A picturesque river winds through historic downtown. Adventurous sorts explore ancient Spanish missions - and spicy Mexican food. Margaritas and mariachi music abound.

It's all part of the appeal of San Antonio, a place of history and romance, where diversions are many.From its quaint restaurants and pubs along the popular River Walk to the museums of the nearby Alamo, this city of a million people - the nation's ninth-largest - fascinates all ages. And the friendly, relaxed mood is instantly pleasing.

By far the most popular destination is the Alamo, site of a 1836 battle in which 189 Texas patriots died at the hands of the Mexican army of General Antonio Lopez de Santa Anna.

Established in 1718, the Alamo, or Mission San Antonio de Valero, was one of a chain of Spanish missions built by Franciscan friars trying to introduce Christianity to the Indians. The Texans later used the Alamo as a fort in the war for independence from Mexico.

Missions San Jose, Concepcion, San Juan Capistrano and Espada also dot the city as part of the San Antonio Missions National Historical Park. Each of the missions has an active parish church. They are popular spots for traditional San Antonio weddings.

La Villita is another must-see attraction for history-lovers. This downtown village is nestled along the San Antonio River and houses shops and art galleries in its old buildings.

The Menger Hotel, built in the 19th century next to the Alamo, has gone through several restorations to preserve its historic atmosphere. The hotel's bar, where Theodore Roosevelt recruited his "Rough Riders," is filled with folklore.

Across downtown, a literal taste of San Antonio awaits at Market Square, patterned after a traditional Mexican market. The famous Mi Tierra and La Margarita restaurants serve up sizzling fajitas, savory enchiladas and other favorite Mexican foods and beverages. Jovial mariachi musicians provide the entertainment.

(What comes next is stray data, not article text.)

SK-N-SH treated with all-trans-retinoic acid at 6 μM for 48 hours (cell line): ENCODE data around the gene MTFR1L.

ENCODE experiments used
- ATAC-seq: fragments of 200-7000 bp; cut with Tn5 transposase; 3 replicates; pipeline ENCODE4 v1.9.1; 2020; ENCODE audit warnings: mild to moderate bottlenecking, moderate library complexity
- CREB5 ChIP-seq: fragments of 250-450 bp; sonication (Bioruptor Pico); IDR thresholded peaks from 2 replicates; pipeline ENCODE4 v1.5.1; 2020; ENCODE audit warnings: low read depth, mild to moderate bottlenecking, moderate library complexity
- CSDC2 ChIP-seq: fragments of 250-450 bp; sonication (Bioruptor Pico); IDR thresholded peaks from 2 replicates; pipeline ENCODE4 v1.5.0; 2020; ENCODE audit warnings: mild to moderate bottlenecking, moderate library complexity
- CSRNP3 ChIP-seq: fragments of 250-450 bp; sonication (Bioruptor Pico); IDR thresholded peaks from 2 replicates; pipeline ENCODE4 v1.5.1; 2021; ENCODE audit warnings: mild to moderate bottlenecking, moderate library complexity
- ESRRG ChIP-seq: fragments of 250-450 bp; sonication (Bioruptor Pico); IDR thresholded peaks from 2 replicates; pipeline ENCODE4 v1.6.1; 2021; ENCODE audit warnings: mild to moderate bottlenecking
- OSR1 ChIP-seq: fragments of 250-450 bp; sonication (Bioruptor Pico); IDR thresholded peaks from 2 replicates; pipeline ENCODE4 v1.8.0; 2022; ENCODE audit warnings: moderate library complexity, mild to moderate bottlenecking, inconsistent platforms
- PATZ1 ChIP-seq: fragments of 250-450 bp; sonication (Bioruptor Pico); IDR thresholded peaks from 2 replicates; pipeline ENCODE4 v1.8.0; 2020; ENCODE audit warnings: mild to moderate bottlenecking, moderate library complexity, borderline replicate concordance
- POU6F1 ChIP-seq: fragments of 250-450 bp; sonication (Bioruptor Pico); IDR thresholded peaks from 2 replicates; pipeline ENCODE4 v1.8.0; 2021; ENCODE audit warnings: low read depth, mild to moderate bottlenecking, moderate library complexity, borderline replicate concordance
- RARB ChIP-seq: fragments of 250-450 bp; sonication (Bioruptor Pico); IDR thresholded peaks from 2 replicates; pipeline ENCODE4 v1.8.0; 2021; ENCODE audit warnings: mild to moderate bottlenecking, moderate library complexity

Just as popular are the market's assortment of gift shops and its dozens of trinket-selling vendors in the huge El Mercado.

The ultimate San Antonio event takes place each spring when the entire city lets loose for "Fiesta." Dozens of festivals, parades and other special events take over the city during the wild three-week party.

Festivals also are part of San Antonio's charm the rest of the year.

A festival of lights illuminates the River Walk at Christmas. A 10-day St. Patrick's Day celebration - featuring the river dyed green - takes place in March. Various other art and music festivals occur throughout the year.

For visitors who like amusement parks or animals, San Antonio has at least two major attractions.

At Sea World of Texas, killer whales, dolphins and sea lions perform shows, and sharks, penguins and other sea creatures are exhibited in natural settings.

The internationally known San Antonio Zoo has 3,612 animals, representing 674 species. Its African antelope collection is one of the largest and most varied in the world. It's the only zoo exhibiting an endangered whooping crane.

In 1992, the city will greet its newest attraction, a musical theme park called "Fiesta Texas." Park developers, who also created Opryland in Nashville, say Fiesta Texas will feature the music and culture of Texas and the Southwest.